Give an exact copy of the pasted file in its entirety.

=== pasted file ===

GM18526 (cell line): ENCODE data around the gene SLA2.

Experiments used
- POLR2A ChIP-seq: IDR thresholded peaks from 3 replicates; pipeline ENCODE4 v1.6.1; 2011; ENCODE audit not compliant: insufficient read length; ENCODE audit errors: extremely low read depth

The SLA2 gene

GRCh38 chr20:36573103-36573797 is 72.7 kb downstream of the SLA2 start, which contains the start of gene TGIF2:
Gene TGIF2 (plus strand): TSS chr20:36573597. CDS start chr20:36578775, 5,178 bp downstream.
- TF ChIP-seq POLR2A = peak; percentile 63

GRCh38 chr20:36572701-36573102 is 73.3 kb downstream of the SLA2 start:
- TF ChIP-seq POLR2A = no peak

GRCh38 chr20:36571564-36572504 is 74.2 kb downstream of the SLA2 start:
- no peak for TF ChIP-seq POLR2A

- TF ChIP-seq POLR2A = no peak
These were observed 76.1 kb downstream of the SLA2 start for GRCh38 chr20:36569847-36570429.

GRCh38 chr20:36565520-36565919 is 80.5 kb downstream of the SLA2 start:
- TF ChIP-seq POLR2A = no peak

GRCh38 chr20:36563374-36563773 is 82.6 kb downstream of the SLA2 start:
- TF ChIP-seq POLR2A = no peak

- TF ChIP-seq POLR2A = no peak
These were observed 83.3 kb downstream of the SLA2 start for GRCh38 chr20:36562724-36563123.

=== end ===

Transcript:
GM18526 (cell line): ENCODE data around the gene SLA2.

Experiments used
- POLR2A ChIP-seq: IDR thresholded peaks from 3 replicates; pipeline ENCODE4 v1.6.1; 2011; ENCODE audit not compliant: insufficient read length; ENCODE audit errors: extremely low read depth

The SLA2 gene

GRCh38 chr20:36573103-36573797 is 72.7 kb downstream of the SLA2 start, which contains the start of gene TGIF2:
Gene TGIF2 (plus strand): TSS chr20:36573597. CDS start chr20:36578775, 5,178 bp downstream.
- TF ChIP-seq POLR2A = peak; percentile 63

GRCh38 chr20:36572701-36573102 is 73.3 kb downstream of the SLA2 start:
- TF ChIP-seq POLR2A = no peak

GRCh38 chr20:36571564-36572504 is 74.2 kb downstream of the SLA2 start:
- no peak for TF ChIP-seq POLR2A

- TF ChIP-seq POLR2A = no peak
These were observed 76.1 kb downstream of the SLA2 start for GRCh38 chr20:36569847-36570429.

GRCh38 chr20:36565520-36565919 is 80.5 kb downstream of the SLA2 start:
- TF ChIP-seq POLR2A = no peak

GRCh38 chr20:36563374-36563773 is 82.6 kb downstream of the SLA2 start:
- TF ChIP-seq POLR2A = no peak

- TF ChIP-seq POLR2A = no peak
These were observed 83.3 kb downstream of the SLA2 start for GRCh38 chr20:36562724-36563123.